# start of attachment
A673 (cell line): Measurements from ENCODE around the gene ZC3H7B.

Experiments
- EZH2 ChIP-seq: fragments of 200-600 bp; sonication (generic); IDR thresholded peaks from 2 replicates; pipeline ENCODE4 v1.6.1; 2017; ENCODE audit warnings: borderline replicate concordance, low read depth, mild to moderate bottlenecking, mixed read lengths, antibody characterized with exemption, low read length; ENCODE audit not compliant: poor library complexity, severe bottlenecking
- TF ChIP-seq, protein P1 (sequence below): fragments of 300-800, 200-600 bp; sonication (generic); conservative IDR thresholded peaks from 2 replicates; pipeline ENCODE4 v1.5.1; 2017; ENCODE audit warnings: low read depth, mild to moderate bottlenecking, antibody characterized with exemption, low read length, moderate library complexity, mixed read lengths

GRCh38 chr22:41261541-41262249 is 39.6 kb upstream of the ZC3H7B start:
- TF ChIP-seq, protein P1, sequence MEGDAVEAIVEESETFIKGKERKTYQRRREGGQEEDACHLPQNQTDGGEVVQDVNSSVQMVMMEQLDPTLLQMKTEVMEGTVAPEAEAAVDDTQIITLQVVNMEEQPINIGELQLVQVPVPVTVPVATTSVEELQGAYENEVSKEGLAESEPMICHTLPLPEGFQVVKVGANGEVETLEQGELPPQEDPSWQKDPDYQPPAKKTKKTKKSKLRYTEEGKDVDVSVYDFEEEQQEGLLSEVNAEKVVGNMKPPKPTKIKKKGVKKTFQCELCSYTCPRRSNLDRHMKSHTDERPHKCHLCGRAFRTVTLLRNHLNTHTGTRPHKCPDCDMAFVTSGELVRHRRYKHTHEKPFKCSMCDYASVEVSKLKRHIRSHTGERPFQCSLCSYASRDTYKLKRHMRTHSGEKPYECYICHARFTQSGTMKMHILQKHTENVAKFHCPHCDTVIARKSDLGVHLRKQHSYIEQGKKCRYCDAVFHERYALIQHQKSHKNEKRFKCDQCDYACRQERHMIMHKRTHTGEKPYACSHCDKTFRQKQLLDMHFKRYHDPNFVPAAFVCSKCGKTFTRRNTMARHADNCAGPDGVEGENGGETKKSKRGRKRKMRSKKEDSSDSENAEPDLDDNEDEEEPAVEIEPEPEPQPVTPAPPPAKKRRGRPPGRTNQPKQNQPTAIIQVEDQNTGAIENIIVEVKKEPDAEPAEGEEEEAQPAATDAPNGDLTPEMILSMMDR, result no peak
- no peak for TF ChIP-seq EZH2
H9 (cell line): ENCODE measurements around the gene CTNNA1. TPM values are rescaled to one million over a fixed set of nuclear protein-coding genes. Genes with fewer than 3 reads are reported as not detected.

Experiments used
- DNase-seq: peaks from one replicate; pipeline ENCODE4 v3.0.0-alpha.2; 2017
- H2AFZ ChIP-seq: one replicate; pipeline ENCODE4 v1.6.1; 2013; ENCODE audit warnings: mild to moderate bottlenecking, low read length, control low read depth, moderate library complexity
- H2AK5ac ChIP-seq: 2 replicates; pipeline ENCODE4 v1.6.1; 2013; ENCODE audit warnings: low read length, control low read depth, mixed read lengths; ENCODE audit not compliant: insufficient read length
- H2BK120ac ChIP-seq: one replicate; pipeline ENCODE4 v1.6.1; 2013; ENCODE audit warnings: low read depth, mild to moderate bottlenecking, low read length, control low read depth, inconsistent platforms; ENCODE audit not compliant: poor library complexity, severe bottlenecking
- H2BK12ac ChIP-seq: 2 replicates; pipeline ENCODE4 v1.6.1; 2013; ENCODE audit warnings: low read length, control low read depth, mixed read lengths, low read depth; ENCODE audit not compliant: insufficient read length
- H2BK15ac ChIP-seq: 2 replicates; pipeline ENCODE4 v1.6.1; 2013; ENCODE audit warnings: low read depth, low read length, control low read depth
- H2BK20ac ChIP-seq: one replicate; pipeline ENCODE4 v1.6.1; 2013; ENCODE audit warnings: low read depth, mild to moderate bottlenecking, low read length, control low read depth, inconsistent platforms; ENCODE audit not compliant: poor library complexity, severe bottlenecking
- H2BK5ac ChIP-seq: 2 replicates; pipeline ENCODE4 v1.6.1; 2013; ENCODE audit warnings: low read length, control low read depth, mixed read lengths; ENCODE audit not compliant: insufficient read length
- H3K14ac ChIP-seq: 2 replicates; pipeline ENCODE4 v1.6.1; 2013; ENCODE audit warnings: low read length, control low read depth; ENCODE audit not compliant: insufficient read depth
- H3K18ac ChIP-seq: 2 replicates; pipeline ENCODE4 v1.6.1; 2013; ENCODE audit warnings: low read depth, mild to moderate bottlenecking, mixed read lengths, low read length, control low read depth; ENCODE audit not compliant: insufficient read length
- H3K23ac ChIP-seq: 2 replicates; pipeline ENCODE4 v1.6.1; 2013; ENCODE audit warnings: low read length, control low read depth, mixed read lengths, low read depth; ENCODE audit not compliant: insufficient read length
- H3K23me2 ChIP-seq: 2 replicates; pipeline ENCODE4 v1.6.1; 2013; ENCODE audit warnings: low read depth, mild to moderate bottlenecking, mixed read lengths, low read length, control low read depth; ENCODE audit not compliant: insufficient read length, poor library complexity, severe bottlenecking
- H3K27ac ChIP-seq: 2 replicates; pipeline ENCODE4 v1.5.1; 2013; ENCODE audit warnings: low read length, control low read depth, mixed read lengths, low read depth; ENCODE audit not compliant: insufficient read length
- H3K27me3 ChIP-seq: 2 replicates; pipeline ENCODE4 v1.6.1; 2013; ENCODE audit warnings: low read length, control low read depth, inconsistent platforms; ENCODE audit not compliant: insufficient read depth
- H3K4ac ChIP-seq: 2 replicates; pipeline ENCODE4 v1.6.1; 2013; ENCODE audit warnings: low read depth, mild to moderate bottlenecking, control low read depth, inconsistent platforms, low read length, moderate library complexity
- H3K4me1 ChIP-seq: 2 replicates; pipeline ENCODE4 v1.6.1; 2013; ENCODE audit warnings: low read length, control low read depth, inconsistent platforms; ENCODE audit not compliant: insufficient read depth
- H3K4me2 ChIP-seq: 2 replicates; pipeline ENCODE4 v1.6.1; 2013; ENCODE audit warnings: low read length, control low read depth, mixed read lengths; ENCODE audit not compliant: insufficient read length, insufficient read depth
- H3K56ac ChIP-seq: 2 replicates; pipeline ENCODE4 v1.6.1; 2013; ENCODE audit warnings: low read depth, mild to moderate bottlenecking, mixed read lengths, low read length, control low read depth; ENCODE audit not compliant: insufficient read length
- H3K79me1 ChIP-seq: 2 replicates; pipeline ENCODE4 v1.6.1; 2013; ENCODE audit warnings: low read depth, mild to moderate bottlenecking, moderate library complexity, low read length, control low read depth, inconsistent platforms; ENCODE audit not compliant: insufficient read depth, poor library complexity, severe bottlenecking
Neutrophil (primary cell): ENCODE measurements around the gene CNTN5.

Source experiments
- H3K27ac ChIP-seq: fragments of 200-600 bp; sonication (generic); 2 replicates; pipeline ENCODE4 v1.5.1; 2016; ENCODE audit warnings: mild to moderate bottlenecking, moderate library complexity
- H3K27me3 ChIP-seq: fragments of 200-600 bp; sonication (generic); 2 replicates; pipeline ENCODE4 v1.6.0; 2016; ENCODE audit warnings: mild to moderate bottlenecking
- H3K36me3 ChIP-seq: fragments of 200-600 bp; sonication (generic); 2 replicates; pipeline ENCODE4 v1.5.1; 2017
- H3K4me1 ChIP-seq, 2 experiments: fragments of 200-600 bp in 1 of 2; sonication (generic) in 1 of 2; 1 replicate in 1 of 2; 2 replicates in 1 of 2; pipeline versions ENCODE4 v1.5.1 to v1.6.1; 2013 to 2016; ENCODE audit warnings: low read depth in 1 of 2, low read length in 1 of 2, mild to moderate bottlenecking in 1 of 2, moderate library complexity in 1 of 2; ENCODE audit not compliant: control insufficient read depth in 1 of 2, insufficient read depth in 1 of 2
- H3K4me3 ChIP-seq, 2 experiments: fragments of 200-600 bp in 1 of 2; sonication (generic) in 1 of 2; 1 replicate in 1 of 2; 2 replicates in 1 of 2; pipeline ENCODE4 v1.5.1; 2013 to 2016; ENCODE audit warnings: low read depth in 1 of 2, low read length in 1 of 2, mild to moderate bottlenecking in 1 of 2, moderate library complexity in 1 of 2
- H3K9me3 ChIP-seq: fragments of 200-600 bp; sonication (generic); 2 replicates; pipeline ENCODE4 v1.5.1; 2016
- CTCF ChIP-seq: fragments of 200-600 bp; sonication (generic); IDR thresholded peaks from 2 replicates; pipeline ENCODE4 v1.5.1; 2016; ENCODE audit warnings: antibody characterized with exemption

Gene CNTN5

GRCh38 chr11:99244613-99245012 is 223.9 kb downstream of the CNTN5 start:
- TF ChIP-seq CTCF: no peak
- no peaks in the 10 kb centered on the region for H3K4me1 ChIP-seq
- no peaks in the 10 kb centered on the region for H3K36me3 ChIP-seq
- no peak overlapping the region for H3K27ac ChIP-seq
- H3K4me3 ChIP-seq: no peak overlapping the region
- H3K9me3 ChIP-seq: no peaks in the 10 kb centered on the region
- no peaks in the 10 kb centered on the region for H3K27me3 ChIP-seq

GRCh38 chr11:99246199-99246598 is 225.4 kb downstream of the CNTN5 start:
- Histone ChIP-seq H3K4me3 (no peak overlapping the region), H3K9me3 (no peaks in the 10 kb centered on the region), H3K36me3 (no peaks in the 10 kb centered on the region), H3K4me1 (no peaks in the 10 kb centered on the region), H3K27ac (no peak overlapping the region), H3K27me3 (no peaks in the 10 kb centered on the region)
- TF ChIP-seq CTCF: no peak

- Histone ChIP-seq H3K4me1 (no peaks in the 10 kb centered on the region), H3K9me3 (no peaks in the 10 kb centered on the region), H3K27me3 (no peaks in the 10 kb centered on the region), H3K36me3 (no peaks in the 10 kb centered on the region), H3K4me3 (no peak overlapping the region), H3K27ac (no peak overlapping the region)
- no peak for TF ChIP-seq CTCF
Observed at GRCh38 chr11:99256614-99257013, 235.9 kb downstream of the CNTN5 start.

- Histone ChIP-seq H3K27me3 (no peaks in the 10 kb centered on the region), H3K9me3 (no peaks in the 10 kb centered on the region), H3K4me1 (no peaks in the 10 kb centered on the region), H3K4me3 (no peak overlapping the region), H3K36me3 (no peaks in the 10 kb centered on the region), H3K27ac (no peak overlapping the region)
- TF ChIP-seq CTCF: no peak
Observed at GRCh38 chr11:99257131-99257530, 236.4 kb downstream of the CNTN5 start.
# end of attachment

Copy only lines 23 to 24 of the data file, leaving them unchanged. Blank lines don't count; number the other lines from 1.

- H3K27me3 ChIP-seq: 2 replicates; pipeline ENCODE4 v1.6.1; 2013; ENCODE audit warnings: low read length, control low read depth, inconsistent platforms; ENCODE audit not compliant: insufficient read depth
- H3K4ac ChIP-seq: 2 replicates; pipeline ENCODE4 v1.6.1; 2013; ENCODE audit warnings: low read depth, mild to moderate bottlenecking, control low read depth, inconsistent platforms, low read length, moderate library complexity